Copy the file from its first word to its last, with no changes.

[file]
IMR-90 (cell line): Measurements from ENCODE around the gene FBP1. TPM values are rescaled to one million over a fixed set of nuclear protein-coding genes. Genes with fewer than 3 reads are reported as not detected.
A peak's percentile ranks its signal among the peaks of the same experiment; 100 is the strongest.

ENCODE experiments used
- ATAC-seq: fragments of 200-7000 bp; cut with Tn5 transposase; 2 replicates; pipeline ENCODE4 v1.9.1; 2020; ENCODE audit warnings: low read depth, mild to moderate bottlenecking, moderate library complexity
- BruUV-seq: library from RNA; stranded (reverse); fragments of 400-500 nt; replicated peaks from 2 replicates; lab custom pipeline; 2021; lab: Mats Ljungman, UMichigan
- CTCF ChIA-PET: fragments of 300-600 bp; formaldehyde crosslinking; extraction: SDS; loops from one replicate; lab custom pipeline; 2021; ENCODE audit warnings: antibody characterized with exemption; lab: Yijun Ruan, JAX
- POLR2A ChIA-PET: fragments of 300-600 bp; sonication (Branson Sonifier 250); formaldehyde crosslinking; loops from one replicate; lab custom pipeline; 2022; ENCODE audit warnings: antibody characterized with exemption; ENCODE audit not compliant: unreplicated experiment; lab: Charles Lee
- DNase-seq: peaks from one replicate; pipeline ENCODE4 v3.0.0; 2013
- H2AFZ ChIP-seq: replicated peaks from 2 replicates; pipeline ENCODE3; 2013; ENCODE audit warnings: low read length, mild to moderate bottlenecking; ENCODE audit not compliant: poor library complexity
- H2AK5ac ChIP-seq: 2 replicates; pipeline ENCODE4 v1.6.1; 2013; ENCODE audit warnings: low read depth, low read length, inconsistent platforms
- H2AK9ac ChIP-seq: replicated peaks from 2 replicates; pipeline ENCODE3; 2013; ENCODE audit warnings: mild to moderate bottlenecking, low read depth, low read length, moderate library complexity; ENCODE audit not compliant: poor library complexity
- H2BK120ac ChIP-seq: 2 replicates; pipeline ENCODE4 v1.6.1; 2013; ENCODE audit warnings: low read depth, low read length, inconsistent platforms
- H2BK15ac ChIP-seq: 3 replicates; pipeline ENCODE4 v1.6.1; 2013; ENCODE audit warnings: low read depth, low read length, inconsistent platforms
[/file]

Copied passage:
IMR-90 (cell line): Measurements from ENCODE around the gene FBP1. TPM values are rescaled to one million over a fixed set of nuclear protein-coding genes. Genes with fewer than 3 reads are reported as not detected.
A peak's percentile ranks its signal among the peaks of the same experiment; 100 is the strongest.

ENCODE experiments used
- ATAC-seq: fragments of 200-7000 bp; cut with Tn5 transposase; 2 replicates; pipeline ENCODE4 v1.9.1; 2020; ENCODE audit warnings: low read depth, mild to moderate bottlenecking, moderate library complexity
- BruUV-seq: library from RNA; stranded (reverse); fragments of 400-500 nt; replicated peaks from 2 replicates; lab custom pipeline; 2021; lab: Mats Ljungman, UMichigan
- CTCF ChIA-PET: fragments of 300-600 bp; formaldehyde crosslinking; extraction: SDS; loops from one replicate; lab custom pipeline; 2021; ENCODE audit warnings: antibody characterized with exemption; lab: Yijun Ruan, JAX
- POLR2A ChIA-PET: fragments of 300-600 bp; sonication (Branson Sonifier 250); formaldehyde crosslinking; loops from one replicate; lab custom pipeline; 2022; ENCODE audit warnings: antibody characterized with exemption; ENCODE audit not compliant: unreplicated experiment; lab: Charles Lee
- DNase-seq: peaks from one replicate; pipeline ENCODE4 v3.0.0; 2013
- H2AFZ ChIP-seq: replicated peaks from 2 replicates; pipeline ENCODE3; 2013; ENCODE audit warnings: low read length, mild to moderate bottlenecking; ENCODE audit not compliant: poor library complexity
- H2AK5ac ChIP-seq: 2 replicates; pipeline ENCODE4 v1.6.1; 2013; ENCODE audit warnings: low read depth, low read length, inconsistent platforms
- H2AK9ac ChIP-seq: replicated peaks from 2 replicates; pipeline ENCODE3; 2013; ENCODE audit warnings: mild to moderate bottlenecking, low read depth, low read length, moderate library complexity; ENCODE audit not compliant: poor library complexity
- H2BK120ac ChIP-seq: 2 replicates; pipeline ENCODE4 v1.6.1; 2013; ENCODE audit warnings: low read depth, low read length, inconsistent platforms
- H2BK15ac ChIP-seq: 3 replicates; pipeline ENCODE4 v1.6.1; 2013; ENCODE audit warnings: low read depth, low read length, inconsistent platforms